Since the coil and plugs are arranged in a series circuit, a typical plug gap of .050" results in a total gap of .100" for the whole circuit that includes two spark plugs for the companion cylinders. The waste spark can overcome this added resistance by producing high secondary output voltages due to low resistance in the primary winding. Another reason higher secondary ignition voltage is required is cylinder pressure; specifically, the lack of it. Generally, event cylinders require 10 to 12-kV to initiate current flow across the spark plug gap, while only 2 - 3-kV is needed to fire the waste cylinder. Therefore, the air gap in the waste cylinder creates no more resistance than the rotor gap does in a conventional ignition system.
There are two different methods used for coil trigger. One method sends the crankshaft sensor signal directly to the ignition module to activate the coils, while the other sends the crankshaft sensor signal to the PCM and the PCM controls ignition operation either directly or through a separate ignition module.
Waste spark ignition advantages
  • It has fewer components than conventional distributor-type ignition systems.
  • No mechanical adjustments to set ignition timing.
  • No mechanical load (turning the distributor shaft).
  • No unwanted timing variations caused by gear lash or other worn distributor components.
Another advantage of waste spark is longer coil life. To illustrate this point, consider a six-cylinder engine with conventional ignition. At 3000 RPM, the coil must fire 9000 times per minute. This is calculated by dividing the engine speed by 2, since the cam turns at half crank speed, and then multiplying the distributor RPM by the total number of engine cylinders.
In contrast, the coils on a six-cylinder engine with waste spark only work a third as hard. This is because there's a coil for every two cylinders and each coil fires every crankshaft revolution. This means that at 3000 RPM, the coils only fire 3000 times per minute. This allows each coil to operate with less dwell (time that the coil is energized), resulting in less heat buildup and longer life.
Coil Over Plug System The coil over plug system was developed so that spark and spark timing could be better controlled on an individual cylinder basis. Each cylinder has an ignition coil mounted directly above the spark plug on the cylinder head cover. A short suppresser/connector replaces the spark plug wire and links the coil to the plug. There are different methods used for primary triggering. Some manufacturers use a combination coil/module, which means each coil has its own control circuit that is activated by the PCM. Others use remote mounted modules to trigger the coils.
Each individual coil is allowed to saturate while all other cylinders fire. For a V-8 engine, this allows a period of seven firing events for coil saturation, compared to three events for the same V-8 engine with a waste spark system. The coil over plug system also benefits from a minimum amount of energy lost, due to the resistance of spark plug wires.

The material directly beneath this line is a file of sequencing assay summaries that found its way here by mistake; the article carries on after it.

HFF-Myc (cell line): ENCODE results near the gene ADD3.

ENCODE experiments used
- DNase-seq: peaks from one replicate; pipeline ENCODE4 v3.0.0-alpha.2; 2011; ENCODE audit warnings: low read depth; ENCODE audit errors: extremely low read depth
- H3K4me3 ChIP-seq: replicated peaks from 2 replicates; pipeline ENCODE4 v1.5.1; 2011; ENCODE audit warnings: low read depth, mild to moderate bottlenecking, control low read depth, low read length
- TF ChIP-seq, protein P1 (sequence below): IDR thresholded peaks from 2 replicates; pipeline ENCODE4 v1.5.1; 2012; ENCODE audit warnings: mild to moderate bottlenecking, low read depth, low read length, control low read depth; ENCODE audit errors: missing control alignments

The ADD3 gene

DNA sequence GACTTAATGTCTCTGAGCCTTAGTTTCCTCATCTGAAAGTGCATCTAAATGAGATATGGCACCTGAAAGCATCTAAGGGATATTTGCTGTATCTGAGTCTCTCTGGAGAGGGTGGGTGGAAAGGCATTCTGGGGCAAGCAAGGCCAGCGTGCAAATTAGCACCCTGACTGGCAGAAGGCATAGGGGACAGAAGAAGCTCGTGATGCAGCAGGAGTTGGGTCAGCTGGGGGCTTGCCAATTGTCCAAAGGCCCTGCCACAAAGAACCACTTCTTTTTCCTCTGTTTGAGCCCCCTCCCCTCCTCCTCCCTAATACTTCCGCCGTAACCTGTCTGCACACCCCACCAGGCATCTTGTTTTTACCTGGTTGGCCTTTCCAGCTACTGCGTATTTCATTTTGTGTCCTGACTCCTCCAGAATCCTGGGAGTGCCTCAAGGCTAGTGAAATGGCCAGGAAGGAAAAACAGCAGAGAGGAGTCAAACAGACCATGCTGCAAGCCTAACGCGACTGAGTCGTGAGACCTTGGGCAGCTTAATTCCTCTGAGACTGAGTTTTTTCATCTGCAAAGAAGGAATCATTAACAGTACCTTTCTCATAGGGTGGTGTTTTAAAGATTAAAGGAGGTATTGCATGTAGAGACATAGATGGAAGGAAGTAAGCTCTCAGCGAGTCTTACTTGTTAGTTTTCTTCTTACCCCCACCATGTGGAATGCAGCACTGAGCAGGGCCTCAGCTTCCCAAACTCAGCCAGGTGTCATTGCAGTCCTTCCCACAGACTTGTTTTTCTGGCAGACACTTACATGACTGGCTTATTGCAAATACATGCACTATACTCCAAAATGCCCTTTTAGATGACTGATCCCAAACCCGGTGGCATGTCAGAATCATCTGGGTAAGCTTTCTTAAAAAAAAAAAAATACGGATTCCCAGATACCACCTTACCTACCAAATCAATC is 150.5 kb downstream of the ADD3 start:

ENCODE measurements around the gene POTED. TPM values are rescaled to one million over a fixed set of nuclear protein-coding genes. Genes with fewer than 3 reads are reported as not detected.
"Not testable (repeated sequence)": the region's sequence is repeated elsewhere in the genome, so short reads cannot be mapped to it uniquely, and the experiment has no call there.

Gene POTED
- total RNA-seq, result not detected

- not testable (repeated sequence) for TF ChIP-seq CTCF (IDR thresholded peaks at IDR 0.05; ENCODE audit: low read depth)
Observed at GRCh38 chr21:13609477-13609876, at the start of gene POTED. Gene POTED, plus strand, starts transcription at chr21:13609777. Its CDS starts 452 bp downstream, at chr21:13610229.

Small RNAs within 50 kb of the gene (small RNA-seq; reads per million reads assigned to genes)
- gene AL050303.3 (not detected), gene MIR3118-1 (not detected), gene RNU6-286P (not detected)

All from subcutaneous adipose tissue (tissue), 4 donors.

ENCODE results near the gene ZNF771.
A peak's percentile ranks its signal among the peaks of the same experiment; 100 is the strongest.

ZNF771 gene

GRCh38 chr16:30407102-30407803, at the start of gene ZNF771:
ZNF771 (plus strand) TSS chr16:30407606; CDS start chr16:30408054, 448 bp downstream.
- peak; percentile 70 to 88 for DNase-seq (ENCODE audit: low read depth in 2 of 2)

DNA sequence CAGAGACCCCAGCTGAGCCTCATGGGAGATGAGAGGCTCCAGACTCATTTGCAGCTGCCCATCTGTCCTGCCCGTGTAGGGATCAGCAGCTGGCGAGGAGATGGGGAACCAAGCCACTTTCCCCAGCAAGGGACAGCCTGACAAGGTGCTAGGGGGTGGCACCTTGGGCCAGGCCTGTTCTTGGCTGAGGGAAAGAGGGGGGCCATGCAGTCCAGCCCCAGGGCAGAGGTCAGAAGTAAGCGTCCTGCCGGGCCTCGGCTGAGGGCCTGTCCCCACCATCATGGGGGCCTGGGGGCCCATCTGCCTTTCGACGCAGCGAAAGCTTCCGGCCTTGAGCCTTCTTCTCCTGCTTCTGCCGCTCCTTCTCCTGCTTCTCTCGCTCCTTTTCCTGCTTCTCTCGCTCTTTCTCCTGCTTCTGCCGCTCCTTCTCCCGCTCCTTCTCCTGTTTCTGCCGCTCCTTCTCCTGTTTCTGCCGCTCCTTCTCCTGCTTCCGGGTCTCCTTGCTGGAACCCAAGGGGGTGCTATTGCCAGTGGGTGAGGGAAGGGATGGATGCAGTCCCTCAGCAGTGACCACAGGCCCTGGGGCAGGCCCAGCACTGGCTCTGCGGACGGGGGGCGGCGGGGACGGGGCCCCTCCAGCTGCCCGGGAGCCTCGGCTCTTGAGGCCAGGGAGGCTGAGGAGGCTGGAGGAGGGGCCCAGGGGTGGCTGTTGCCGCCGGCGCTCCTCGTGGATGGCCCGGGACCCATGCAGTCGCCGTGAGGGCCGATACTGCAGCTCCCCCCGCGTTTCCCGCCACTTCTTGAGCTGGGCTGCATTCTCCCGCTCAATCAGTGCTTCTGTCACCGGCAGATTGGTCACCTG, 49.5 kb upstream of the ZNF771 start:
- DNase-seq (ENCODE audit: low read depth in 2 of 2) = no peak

Coil Near Plug System The coil near plug system also features multiple ignition coils. An ignition coil/module is mounted in proximity of each cylinder. There is a short length of spark plug wire between the coil and the spark plug.
Each ignition coil/module has its own control circuit and is activated sequentially by the PCM. All timing decisions are made by the PCM. This includes both ignition timing and duration of the spark.

Nov 03, 2010 | 2004 Dodge Ram 1500

1 Answer

P0304* Cylinder #4 Misfire on a 1999 dodge intrepid. were is this cylinder located.


This would be the forth cylinder from the front(where the pulleys,and belts are).There will be a coil,and under the coil,is a boot,connected to the spark plug.The miss fire could be any,of the three.I would replace the spark plugs (all four)and the boots.Then if the miss fire is still there,replace the coil,on number four cylinder.

Dec 08, 2009 | 1999 Dodge Intrepid

1 Answer

Does coil pack in cylinder four fire plug in cylinder one


no, if you have a coil pack, and one cylinder is not firing then you will need to relace coil pack, if you have individual coils (coil over plug) the you can just replace the coil associated with that cylinder.

Nov 10, 2009 | Kia Optima Cars & Trucks

1 Answer

2002 escape miss fire on cylinder one. took coil from cylinder 5 and put on cyliner one coil did not fire on cylinder one. took coil from cylinder one put on cylinder 5 and it did fire. 160 lbs of...


power not reaching cylinder 1 ignition coil. check electrical connections and wiring for any damage. test for power and ground at cylinder 1.
hope this helps.

Oct 07, 2009 | 2003 Ford Escape

1 Answer

Automotive misfire


1993 Mercedes Benz 400SEL (140 Chassis)
4.2 liter DOHC V-8 (119)


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Jul 27, 2008 | 1993 Mercedes-Benz Mercedes Benz 400 Class